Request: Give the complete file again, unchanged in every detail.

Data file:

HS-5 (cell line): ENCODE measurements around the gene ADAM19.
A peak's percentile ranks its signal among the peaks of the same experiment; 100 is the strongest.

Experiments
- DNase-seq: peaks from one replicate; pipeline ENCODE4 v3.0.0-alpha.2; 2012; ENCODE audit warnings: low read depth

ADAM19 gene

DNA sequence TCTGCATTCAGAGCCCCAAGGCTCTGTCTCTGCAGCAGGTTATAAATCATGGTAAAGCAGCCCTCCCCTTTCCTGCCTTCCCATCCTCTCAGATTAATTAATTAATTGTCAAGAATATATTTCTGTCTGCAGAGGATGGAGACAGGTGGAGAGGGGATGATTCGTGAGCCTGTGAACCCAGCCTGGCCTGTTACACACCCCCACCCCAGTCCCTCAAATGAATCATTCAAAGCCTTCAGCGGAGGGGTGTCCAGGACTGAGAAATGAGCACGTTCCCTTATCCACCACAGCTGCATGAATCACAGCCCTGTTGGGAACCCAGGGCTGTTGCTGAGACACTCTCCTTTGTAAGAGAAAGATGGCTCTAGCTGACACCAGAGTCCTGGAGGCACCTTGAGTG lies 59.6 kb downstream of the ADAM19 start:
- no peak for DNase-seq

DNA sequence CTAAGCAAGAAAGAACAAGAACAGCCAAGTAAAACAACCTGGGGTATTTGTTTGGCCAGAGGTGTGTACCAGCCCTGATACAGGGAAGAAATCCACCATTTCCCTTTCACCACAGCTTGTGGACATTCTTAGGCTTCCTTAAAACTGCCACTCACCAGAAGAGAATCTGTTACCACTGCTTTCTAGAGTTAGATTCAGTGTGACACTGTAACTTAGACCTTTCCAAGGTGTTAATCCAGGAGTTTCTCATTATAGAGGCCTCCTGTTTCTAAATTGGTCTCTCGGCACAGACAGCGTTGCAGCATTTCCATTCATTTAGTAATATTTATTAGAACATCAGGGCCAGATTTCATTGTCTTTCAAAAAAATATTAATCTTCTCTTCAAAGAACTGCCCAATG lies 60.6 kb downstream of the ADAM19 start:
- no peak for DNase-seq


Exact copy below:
HS-5 (cell line): ENCODE measurements around the gene ADAM19.
A peak's percentile ranks its signal among the peaks of the same experiment; 100 is the strongest.

Experiments
- DNase-seq: peaks from one replicate; pipeline ENCODE4 v3.0.0-alpha.2; 2012; ENCODE audit warnings: low read depth

ADAM19 gene

DNA sequence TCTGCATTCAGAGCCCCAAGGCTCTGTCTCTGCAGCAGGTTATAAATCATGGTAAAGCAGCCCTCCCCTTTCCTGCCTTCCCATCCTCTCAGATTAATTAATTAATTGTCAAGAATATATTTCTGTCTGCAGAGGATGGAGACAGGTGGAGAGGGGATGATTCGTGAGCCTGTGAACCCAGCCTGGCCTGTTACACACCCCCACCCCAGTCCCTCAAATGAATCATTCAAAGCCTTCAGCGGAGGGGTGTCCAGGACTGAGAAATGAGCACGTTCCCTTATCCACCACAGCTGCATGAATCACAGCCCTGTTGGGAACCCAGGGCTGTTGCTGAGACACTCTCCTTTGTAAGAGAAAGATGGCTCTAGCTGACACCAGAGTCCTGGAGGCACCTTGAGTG lies 59.6 kb downstream of the ADAM19 start:
- no peak for DNase-seq

DNA sequence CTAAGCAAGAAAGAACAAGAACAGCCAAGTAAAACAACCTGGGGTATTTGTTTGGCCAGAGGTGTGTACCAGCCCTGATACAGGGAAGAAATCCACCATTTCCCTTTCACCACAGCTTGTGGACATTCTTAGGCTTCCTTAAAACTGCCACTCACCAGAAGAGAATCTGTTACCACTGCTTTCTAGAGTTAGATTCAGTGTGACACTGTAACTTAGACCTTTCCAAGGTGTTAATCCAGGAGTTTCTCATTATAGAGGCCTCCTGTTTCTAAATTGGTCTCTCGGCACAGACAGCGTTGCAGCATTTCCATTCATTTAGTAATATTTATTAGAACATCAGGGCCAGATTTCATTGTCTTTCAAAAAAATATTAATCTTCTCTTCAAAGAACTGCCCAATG lies 60.6 kb downstream of the ADAM19 start:
- no peak for DNase-seq